Elizabeth Johnston graduated from Georgetown University in May 2012 with a BA in psychology and art history. During her time at Georgetown, she served as a probability and statistics teaching assistant for the Department of Mathematics, as well as an undergraduate admissions student representative. Prior to her work at the IOM, she interned at various institutions in Washington, DC, and Houston, Texas, including the Smithsonian’s National Portrait Gallery, FotoFest International, and Hart Energy Publications, to expand her interests in writing and communications. In fall 2015, she will be joining the University of Virginia Law class of 2018, with an intent to specialize in intellectual property law.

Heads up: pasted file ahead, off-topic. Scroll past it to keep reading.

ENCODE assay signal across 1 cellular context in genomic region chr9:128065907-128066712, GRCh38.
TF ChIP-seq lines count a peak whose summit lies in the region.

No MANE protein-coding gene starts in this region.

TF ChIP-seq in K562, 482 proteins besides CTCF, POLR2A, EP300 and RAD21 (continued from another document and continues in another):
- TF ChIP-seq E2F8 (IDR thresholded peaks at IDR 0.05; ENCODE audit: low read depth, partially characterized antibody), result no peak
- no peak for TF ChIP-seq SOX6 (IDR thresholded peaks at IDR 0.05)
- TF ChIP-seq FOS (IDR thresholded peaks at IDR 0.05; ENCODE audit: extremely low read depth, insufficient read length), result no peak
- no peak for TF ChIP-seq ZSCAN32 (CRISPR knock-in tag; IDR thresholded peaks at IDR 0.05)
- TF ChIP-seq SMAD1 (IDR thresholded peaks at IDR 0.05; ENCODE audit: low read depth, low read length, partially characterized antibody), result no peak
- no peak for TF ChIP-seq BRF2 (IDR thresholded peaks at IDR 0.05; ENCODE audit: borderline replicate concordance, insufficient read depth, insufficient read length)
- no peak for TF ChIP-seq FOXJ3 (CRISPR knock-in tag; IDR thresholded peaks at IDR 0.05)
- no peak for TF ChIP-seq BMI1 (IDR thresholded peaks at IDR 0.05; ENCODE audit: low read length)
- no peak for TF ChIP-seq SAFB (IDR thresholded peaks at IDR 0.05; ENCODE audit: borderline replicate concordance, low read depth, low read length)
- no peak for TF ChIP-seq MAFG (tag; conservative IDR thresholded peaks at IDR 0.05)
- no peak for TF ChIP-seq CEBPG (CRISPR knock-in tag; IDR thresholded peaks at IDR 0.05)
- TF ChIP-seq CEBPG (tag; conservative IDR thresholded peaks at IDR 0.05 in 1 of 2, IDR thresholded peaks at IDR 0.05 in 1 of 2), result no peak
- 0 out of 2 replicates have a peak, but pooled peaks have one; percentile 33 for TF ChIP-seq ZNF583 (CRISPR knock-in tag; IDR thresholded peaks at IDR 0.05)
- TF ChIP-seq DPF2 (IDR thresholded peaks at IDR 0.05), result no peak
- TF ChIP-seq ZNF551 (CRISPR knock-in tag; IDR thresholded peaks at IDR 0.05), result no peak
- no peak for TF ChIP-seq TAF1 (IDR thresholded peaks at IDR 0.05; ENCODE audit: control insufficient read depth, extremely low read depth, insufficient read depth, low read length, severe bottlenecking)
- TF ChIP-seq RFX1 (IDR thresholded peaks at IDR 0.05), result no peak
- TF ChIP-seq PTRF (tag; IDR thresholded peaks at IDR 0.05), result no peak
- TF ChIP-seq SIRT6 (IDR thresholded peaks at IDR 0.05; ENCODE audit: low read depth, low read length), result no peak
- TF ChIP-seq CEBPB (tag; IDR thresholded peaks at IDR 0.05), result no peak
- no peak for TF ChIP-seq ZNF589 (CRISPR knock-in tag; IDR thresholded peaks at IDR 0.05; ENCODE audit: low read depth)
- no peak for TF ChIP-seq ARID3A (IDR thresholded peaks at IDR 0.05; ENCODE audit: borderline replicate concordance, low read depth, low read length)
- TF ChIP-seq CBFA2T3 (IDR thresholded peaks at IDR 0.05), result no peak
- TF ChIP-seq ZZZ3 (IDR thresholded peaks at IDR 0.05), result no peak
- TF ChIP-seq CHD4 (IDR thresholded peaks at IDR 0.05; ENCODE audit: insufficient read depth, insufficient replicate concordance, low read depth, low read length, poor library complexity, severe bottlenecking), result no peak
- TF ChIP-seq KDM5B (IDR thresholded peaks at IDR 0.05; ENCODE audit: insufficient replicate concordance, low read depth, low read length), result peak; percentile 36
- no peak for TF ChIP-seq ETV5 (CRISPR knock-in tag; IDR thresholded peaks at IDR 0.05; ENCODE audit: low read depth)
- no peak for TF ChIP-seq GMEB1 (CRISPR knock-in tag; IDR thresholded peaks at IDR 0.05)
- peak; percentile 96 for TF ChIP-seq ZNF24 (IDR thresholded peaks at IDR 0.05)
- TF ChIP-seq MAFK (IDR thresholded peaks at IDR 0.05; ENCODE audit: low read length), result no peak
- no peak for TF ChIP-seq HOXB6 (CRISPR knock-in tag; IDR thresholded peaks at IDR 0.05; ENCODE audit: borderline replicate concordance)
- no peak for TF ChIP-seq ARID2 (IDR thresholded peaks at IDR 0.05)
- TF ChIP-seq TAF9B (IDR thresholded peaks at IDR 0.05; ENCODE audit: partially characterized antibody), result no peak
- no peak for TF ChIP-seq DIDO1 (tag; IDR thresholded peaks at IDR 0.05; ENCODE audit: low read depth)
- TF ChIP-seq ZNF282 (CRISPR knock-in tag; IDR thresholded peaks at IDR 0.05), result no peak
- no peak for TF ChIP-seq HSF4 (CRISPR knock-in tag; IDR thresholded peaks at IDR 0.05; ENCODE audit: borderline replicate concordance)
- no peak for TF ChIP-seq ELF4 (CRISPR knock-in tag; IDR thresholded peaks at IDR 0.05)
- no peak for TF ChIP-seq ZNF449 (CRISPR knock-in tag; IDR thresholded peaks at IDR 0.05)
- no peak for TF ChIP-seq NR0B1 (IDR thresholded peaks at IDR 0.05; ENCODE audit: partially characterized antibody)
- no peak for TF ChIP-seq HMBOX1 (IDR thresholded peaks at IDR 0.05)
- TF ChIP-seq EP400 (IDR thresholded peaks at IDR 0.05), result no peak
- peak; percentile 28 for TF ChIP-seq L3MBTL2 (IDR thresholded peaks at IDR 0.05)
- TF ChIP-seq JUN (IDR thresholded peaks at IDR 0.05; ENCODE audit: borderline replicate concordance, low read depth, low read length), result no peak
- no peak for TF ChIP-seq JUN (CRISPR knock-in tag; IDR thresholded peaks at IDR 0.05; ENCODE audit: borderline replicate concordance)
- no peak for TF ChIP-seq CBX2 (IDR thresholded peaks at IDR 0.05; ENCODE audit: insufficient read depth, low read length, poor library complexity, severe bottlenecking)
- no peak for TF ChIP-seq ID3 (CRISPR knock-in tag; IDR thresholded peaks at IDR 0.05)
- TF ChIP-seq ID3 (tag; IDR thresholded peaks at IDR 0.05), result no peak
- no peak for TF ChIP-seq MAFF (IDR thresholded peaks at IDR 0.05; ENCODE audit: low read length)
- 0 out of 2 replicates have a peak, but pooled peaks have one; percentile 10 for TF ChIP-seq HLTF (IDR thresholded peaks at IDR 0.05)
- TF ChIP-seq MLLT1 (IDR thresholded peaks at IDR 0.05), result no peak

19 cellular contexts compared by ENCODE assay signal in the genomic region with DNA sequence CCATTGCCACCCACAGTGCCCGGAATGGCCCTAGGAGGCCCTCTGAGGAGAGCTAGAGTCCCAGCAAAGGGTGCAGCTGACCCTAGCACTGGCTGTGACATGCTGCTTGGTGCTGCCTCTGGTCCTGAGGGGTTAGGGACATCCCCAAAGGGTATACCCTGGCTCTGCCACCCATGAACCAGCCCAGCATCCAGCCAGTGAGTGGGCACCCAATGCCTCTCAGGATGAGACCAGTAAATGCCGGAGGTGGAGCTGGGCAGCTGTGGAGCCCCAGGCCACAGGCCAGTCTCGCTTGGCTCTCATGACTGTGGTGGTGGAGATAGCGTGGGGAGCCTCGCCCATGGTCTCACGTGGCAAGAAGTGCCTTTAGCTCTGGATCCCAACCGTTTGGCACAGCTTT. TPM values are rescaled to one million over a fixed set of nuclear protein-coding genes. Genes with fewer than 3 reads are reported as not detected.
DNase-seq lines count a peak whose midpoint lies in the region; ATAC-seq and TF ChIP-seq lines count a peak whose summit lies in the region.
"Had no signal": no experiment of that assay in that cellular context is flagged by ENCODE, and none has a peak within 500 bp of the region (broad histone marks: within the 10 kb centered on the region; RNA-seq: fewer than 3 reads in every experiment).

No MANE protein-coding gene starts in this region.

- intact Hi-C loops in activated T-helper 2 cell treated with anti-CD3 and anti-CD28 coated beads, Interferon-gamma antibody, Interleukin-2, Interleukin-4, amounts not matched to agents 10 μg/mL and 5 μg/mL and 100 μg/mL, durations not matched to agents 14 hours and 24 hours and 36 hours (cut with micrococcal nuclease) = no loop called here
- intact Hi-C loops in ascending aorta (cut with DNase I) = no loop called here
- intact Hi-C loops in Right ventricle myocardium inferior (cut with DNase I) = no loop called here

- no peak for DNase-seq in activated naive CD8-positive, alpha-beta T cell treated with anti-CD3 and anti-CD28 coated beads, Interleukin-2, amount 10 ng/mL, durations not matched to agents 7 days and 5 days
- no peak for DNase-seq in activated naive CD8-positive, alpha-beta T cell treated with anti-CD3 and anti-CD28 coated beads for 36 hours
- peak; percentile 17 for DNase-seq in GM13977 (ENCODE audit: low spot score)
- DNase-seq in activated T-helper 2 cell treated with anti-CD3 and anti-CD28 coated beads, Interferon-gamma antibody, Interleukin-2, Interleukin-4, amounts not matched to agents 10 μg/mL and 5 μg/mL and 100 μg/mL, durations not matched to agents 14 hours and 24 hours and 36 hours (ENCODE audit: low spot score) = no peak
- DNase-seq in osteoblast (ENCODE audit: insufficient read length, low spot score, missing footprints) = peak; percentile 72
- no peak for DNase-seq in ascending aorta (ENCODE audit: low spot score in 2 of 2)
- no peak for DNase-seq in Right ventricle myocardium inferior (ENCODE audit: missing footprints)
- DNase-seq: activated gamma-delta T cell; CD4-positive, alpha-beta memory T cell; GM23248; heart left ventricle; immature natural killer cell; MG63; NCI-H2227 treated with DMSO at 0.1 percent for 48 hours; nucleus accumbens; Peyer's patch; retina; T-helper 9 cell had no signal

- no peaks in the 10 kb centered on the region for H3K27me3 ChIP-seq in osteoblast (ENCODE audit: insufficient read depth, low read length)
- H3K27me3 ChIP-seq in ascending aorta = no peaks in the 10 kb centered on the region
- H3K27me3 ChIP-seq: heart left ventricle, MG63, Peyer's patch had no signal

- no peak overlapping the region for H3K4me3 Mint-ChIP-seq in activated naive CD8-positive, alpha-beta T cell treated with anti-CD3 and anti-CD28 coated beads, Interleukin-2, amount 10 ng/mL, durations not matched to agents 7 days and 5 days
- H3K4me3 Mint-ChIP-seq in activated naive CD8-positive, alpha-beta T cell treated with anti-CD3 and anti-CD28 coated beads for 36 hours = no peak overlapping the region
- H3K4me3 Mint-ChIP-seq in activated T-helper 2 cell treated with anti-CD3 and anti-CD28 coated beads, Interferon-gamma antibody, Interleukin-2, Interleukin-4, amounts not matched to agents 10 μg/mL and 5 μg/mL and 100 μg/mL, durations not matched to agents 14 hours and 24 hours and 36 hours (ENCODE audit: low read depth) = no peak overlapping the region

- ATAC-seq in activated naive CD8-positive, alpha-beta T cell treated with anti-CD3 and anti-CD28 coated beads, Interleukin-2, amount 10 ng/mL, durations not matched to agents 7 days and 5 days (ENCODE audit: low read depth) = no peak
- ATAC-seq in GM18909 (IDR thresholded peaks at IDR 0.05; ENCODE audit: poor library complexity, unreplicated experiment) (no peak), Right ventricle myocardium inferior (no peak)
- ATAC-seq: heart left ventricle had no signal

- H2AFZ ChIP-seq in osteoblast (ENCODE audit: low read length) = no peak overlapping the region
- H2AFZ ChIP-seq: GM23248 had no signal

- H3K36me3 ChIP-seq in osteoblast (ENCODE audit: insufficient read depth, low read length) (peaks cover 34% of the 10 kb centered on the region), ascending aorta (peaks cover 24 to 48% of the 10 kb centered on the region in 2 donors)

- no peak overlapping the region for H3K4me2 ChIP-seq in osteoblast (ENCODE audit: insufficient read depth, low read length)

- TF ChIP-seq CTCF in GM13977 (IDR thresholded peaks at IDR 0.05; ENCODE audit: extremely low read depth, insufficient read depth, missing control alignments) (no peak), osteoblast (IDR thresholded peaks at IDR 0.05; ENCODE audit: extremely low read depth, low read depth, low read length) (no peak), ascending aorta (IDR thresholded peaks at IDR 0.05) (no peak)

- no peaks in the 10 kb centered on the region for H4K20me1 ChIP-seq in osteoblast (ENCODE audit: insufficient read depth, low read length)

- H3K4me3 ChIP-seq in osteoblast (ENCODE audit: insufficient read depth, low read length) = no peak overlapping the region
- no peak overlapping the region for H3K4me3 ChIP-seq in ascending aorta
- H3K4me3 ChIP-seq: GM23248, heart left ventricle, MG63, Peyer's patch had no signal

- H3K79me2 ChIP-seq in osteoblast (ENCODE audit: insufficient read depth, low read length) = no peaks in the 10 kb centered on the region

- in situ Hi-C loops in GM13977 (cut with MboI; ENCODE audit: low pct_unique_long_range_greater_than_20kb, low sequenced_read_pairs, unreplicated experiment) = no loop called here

J. Michael McGinnis, MD, MA, MPP, is Senior Scholar at the National Academy of Medicine (NAM), where he is also an elected NAM Member and founder of its Learning Health System initiative. He served through four U.S. administrations (Carter, Reagan, Bush, Clinton) with leadership responsibility for disease prevention and health promotion policy, and was founder and steward of various still ongoing national programs and policies, including the Healthy People program of national goals and objectives, the HHS/U.S. Department of Agriculture Dietary Guidelines for Americans, the U.S. Preventive Services Task Force, and the Ten Essential Services of Public Health. He was also former founding director/chair of the Health Group at RWJF; the World Bank/European Commission Task Force for Health Reconstruction in Bosnia; the federal Office of Research Integrity (HHS), and the HHS Nutrition Policy Board. In prior service, he served as director of the World Health Organization smallpox eradication program in Uttar Pradesh, India, and director of the U.S.–Eastern Europe cooperative health research program. He is best known for his research and publications on the basic determinants of health status. He was educated at Berkeley (BA); University of California, Los Angeles (MA, MD); and Harvard’s Kennedy School of Government (MPP).